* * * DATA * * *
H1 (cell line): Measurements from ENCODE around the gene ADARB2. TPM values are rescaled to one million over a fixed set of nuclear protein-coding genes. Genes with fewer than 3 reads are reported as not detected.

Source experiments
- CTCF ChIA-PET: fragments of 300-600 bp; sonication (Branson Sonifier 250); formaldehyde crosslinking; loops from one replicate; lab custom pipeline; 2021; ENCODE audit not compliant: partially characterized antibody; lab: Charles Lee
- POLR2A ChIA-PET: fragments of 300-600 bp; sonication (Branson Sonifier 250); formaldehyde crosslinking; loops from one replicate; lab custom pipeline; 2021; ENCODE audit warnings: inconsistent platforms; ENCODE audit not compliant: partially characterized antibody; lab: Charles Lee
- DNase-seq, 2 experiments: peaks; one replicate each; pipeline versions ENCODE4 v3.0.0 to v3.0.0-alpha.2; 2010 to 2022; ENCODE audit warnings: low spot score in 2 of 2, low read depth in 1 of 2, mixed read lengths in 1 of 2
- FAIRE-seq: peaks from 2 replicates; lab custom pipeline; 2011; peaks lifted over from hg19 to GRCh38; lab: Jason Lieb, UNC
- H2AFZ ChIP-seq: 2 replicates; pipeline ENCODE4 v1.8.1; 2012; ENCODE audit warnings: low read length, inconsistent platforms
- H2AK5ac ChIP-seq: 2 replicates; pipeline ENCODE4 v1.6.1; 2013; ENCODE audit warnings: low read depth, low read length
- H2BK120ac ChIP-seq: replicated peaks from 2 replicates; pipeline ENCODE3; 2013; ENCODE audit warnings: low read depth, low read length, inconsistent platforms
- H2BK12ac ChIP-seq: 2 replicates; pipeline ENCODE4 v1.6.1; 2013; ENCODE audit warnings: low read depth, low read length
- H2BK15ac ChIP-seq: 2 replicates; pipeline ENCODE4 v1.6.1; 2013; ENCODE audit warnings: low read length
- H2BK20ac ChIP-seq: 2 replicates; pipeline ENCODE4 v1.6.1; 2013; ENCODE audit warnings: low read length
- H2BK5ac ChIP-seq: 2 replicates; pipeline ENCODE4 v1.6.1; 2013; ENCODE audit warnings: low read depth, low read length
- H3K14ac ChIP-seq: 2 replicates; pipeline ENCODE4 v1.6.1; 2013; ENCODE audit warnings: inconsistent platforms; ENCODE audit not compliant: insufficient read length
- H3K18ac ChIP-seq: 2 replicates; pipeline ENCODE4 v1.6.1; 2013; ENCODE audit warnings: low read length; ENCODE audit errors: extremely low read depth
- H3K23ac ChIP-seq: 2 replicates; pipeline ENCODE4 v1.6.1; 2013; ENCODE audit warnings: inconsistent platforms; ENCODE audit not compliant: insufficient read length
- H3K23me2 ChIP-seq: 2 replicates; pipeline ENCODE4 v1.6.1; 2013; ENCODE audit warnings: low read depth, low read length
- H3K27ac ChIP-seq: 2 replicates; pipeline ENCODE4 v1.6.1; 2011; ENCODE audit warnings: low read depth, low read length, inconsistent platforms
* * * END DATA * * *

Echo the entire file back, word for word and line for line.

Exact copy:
H1 (cell line): Measurements from ENCODE around the gene ADARB2. TPM values are rescaled to one million over a fixed set of nuclear protein-coding genes. Genes with fewer than 3 reads are reported as not detected.

Source experiments
- CTCF ChIA-PET: fragments of 300-600 bp; sonication (Branson Sonifier 250); formaldehyde crosslinking; loops from one replicate; lab custom pipeline; 2021; ENCODE audit not compliant: partially characterized antibody; lab: Charles Lee
- POLR2A ChIA-PET: fragments of 300-600 bp; sonication (Branson Sonifier 250); formaldehyde crosslinking; loops from one replicate; lab custom pipeline; 2021; ENCODE audit warnings: inconsistent platforms; ENCODE audit not compliant: partially characterized antibody; lab: Charles Lee
- DNase-seq, 2 experiments: peaks; one replicate each; pipeline versions ENCODE4 v3.0.0 to v3.0.0-alpha.2; 2010 to 2022; ENCODE audit warnings: low spot score in 2 of 2, low read depth in 1 of 2, mixed read lengths in 1 of 2
- FAIRE-seq: peaks from 2 replicates; lab custom pipeline; 2011; peaks lifted over from hg19 to GRCh38; lab: Jason Lieb, UNC
- H2AFZ ChIP-seq: 2 replicates; pipeline ENCODE4 v1.8.1; 2012; ENCODE audit warnings: low read length, inconsistent platforms
- H2AK5ac ChIP-seq: 2 replicates; pipeline ENCODE4 v1.6.1; 2013; ENCODE audit warnings: low read depth, low read length
- H2BK120ac ChIP-seq: replicated peaks from 2 replicates; pipeline ENCODE3; 2013; ENCODE audit warnings: low read depth, low read length, inconsistent platforms
- H2BK12ac ChIP-seq: 2 replicates; pipeline ENCODE4 v1.6.1; 2013; ENCODE audit warnings: low read depth, low read length
- H2BK15ac ChIP-seq: 2 replicates; pipeline ENCODE4 v1.6.1; 2013; ENCODE audit warnings: low read length
- H2BK20ac ChIP-seq: 2 replicates; pipeline ENCODE4 v1.6.1; 2013; ENCODE audit warnings: low read length
- H2BK5ac ChIP-seq: 2 replicates; pipeline ENCODE4 v1.6.1; 2013; ENCODE audit warnings: low read depth, low read length
- H3K14ac ChIP-seq: 2 replicates; pipeline ENCODE4 v1.6.1; 2013; ENCODE audit warnings: inconsistent platforms; ENCODE audit not compliant: insufficient read length
- H3K18ac ChIP-seq: 2 replicates; pipeline ENCODE4 v1.6.1; 2013; ENCODE audit warnings: low read length; ENCODE audit errors: extremely low read depth
- H3K23ac ChIP-seq: 2 replicates; pipeline ENCODE4 v1.6.1; 2013; ENCODE audit warnings: inconsistent platforms; ENCODE audit not compliant: insufficient read length
- H3K23me2 ChIP-seq: 2 replicates; pipeline ENCODE4 v1.6.1; 2013; ENCODE audit warnings: low read depth, low read length
- H3K27ac ChIP-seq: 2 replicates; pipeline ENCODE4 v1.6.1; 2011; ENCODE audit warnings: low read depth, low read length, inconsistent platforms